Level of student debt burden, not choice of school, is the biggest predictor of a college graduate’s well-being.
Last year Gallup surveyed over 30,000 college graduates to learn how well they were doing.
… It asked graduates how they were doing across five different metrics, including financially, physically and socially. Eleven percent of graduates of public universities and private universities said they were “thriving” across all five. Twelve percent of graduates of U.S. News & World Report’s top 100 schools were thriving, essentially the same as the rest.
But student loans can cripple well-being.
The biggest predictor of whether a graduate wasn’t thriving was whether he or she had student loans. Fourteen percent of those without any debt said they were thriving, compared to 2 percent of those with more than $40,000 of debt. You can’t draw iron-clad conclusions from that, but those figures should be worrisome all the same for anyone thinking about taking on student loans.
Takeaway lessons: Going into debt to attend your “dream” school may be detrimental to your well-being. Private school may not be worth the extra money.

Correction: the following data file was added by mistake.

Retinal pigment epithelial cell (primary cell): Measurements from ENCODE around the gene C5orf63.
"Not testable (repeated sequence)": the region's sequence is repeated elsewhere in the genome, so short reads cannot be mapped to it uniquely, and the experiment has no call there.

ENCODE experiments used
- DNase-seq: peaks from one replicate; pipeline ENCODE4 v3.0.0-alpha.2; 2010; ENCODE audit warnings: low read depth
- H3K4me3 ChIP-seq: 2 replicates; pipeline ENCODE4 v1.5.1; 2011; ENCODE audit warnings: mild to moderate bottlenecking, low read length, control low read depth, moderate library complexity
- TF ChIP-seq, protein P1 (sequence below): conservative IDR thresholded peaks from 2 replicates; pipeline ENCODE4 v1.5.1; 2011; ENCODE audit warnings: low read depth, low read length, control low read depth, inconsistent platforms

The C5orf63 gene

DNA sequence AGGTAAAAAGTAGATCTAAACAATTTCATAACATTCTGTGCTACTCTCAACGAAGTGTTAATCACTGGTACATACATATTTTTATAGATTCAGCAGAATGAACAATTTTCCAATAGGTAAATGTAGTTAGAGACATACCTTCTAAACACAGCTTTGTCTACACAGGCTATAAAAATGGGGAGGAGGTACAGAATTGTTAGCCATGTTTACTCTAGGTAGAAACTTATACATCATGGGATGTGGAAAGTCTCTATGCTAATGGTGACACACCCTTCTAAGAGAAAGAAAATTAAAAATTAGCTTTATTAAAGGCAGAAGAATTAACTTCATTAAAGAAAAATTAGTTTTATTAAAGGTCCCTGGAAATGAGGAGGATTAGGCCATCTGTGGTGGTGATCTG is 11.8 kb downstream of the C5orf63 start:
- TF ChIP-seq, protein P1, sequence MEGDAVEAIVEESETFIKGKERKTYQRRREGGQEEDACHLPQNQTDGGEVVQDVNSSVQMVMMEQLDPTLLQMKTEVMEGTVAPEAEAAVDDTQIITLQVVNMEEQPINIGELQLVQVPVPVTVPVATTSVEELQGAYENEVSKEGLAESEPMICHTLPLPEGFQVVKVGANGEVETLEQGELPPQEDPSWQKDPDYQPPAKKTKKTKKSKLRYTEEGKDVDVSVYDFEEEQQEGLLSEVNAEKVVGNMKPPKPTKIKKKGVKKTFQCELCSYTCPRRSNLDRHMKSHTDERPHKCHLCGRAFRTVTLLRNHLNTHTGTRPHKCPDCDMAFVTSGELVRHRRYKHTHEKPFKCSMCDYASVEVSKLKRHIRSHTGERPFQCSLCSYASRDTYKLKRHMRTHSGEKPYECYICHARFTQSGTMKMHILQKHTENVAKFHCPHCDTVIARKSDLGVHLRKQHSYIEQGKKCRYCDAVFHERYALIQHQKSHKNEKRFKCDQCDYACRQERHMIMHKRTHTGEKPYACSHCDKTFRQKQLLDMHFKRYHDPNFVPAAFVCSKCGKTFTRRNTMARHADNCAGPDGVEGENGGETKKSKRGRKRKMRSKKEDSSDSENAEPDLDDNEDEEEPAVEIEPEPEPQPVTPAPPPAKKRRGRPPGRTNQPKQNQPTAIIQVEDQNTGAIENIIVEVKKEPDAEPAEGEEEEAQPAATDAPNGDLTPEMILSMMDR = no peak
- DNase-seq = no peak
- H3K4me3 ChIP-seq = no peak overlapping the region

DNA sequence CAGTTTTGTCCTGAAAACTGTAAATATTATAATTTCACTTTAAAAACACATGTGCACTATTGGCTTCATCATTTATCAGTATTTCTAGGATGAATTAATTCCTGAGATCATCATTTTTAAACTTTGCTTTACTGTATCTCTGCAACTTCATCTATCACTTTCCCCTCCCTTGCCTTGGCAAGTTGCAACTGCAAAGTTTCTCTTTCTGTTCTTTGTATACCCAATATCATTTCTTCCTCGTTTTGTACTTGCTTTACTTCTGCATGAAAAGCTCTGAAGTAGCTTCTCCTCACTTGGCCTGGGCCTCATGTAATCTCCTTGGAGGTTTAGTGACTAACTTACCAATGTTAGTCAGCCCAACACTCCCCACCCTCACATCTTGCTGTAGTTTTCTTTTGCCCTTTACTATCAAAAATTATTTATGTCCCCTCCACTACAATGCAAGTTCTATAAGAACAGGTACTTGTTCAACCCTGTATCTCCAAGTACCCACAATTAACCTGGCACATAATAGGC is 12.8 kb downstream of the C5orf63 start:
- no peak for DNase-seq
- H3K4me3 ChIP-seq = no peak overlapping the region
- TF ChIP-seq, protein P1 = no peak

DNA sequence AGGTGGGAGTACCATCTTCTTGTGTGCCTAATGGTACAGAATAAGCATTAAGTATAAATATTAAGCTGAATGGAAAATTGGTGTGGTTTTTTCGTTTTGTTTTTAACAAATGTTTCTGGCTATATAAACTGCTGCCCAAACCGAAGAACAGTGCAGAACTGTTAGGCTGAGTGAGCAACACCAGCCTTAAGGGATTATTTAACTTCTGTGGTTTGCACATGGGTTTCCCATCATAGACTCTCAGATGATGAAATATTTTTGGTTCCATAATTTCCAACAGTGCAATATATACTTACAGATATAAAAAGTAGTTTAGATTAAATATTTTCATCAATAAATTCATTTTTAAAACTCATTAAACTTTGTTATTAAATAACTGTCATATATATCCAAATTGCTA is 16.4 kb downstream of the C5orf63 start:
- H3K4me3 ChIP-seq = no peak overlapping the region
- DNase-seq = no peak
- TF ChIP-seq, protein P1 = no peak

These are the five elements of well-being that were measured in the Gallup survey:
Purpose Well-Being: Liking what you do each day and being motivated to achieve your goals
Social Well-Being: Having strong and supportive relationships and love in your life
Financial Well-Being: Effectively managing your economic life to reduce stress and increase security
Community Well-Being: The sense of engagement you have with the areas where you live,
liking where you live, and feeling safe and having pride in your community
Physical Well-Being: Having good health and enough energy to get things done on a daily basis